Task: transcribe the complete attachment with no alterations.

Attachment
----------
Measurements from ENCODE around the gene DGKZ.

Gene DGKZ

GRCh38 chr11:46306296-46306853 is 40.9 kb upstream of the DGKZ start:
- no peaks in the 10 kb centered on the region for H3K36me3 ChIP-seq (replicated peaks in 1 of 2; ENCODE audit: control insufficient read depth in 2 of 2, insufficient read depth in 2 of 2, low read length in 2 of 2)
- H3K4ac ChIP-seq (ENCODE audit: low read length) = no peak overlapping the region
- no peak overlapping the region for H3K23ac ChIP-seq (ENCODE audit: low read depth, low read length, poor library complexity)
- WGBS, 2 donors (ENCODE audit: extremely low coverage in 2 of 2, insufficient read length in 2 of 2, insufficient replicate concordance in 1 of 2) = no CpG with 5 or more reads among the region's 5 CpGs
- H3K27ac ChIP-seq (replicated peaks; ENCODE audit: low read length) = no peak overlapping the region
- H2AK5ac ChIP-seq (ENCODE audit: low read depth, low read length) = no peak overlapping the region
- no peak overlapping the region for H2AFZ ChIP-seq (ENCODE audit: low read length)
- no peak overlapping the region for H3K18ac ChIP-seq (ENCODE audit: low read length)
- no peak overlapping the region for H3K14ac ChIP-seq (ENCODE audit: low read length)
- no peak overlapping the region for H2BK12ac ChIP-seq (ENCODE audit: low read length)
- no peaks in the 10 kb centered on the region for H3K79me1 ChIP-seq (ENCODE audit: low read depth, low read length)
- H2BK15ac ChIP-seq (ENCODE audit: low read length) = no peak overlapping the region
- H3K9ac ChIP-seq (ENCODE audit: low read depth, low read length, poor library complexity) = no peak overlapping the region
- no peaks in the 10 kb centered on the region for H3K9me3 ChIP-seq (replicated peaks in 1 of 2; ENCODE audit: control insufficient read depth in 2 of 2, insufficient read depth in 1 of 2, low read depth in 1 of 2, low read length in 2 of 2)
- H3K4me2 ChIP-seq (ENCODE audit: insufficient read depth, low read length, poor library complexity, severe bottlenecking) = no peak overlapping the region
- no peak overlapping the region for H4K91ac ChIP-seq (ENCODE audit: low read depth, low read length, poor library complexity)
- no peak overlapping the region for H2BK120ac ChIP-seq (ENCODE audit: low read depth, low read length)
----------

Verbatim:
Measurements from ENCODE around the gene DGKZ.

Gene DGKZ

GRCh38 chr11:46306296-46306853 is 40.9 kb upstream of the DGKZ start:
- no peaks in the 10 kb centered on the region for H3K36me3 ChIP-seq (replicated peaks in 1 of 2; ENCODE audit: control insufficient read depth in 2 of 2, insufficient read depth in 2 of 2, low read length in 2 of 2)
- H3K4ac ChIP-seq (ENCODE audit: low read length) = no peak overlapping the region
- no peak overlapping the region for H3K23ac ChIP-seq (ENCODE audit: low read depth, low read length, poor library complexity)
- WGBS, 2 donors (ENCODE audit: extremely low coverage in 2 of 2, insufficient read length in 2 of 2, insufficient replicate concordance in 1 of 2) = no CpG with 5 or more reads among the region's 5 CpGs
- H3K27ac ChIP-seq (replicated peaks; ENCODE audit: low read length) = no peak overlapping the region
- H2AK5ac ChIP-seq (ENCODE audit: low read depth, low read length) = no peak overlapping the region
- no peak overlapping the region for H2AFZ ChIP-seq (ENCODE audit: low read length)
- no peak overlapping the region for H3K18ac ChIP-seq (ENCODE audit: low read length)
- no peak overlapping the region for H3K14ac ChIP-seq (ENCODE audit: low read length)
- no peak overlapping the region for H2BK12ac ChIP-seq (ENCODE audit: low read length)
- no peaks in the 10 kb centered on the region for H3K79me1 ChIP-seq (ENCODE audit: low read depth, low read length)
- H2BK15ac ChIP-seq (ENCODE audit: low read length) = no peak overlapping the region
- H3K9ac ChIP-seq (ENCODE audit: low read depth, low read length, poor library complexity) = no peak overlapping the region
- no peaks in the 10 kb centered on the region for H3K9me3 ChIP-seq (replicated peaks in 1 of 2; ENCODE audit: control insufficient read depth in 2 of 2, insufficient read depth in 1 of 2, low read depth in 1 of 2, low read length in 2 of 2)
- H3K4me2 ChIP-seq (ENCODE audit: insufficient read depth, low read length, poor library complexity, severe bottlenecking) = no peak overlapping the region
- no peak overlapping the region for H4K91ac ChIP-seq (ENCODE audit: low read depth, low read length, poor library complexity)
- no peak overlapping the region for H2BK120ac ChIP-seq (ENCODE audit: low read depth, low read length)